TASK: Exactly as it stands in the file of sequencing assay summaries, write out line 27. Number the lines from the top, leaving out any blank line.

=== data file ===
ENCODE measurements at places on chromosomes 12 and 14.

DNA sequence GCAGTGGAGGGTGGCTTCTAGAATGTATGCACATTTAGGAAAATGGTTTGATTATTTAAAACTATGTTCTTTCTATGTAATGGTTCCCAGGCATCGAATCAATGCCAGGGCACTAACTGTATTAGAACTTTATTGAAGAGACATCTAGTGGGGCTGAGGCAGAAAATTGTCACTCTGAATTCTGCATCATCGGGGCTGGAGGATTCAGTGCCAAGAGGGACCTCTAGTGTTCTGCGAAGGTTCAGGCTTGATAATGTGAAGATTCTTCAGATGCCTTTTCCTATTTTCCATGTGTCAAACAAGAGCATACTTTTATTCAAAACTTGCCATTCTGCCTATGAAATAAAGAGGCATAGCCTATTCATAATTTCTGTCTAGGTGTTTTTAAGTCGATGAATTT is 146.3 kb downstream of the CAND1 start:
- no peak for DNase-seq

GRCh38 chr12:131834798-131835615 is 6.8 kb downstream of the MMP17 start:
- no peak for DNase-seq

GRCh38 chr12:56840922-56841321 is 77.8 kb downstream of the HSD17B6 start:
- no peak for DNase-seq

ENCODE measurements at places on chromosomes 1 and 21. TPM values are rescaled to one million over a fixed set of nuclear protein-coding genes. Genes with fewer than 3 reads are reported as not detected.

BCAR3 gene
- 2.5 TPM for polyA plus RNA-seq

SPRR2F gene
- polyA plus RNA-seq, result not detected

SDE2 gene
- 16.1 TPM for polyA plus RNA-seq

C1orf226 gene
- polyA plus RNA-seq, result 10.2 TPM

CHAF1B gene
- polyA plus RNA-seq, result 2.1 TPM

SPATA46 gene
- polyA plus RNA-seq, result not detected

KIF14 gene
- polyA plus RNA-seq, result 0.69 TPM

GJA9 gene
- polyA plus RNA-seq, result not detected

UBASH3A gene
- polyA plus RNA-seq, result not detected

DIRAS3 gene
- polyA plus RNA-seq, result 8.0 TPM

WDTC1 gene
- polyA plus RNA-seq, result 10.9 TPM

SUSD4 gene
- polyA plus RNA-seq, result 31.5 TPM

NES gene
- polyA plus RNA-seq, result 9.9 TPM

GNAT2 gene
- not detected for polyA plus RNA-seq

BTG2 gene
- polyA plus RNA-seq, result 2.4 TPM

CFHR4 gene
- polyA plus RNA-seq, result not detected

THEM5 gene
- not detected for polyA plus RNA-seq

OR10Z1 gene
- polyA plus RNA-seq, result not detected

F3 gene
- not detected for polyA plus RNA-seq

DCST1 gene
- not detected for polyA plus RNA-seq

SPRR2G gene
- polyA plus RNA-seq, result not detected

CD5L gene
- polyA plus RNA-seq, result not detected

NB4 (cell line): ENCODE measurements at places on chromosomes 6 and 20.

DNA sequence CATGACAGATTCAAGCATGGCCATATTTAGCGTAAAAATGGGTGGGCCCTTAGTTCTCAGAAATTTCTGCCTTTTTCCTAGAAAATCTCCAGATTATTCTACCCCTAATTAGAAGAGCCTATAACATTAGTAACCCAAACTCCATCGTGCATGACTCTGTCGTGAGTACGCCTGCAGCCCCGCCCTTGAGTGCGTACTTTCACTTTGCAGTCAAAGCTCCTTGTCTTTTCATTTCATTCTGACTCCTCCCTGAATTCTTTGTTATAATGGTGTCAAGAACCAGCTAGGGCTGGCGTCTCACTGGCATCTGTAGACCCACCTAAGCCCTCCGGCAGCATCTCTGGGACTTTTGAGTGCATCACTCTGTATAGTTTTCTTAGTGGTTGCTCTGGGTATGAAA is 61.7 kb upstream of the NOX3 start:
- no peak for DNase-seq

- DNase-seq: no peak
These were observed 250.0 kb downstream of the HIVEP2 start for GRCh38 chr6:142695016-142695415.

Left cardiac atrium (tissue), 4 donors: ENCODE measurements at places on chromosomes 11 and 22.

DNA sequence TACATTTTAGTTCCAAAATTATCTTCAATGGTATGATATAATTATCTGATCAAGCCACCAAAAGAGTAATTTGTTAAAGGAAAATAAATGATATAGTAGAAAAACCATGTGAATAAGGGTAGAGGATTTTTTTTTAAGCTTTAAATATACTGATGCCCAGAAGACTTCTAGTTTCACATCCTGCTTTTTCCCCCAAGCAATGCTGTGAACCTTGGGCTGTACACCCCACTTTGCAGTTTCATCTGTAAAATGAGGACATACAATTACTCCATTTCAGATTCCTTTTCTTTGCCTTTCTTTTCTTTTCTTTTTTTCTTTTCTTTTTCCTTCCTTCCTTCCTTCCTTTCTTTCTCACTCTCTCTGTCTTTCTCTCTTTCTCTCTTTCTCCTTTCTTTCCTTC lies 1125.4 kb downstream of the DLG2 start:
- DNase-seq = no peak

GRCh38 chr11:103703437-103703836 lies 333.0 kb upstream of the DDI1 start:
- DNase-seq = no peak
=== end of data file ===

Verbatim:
DIRAS3 gene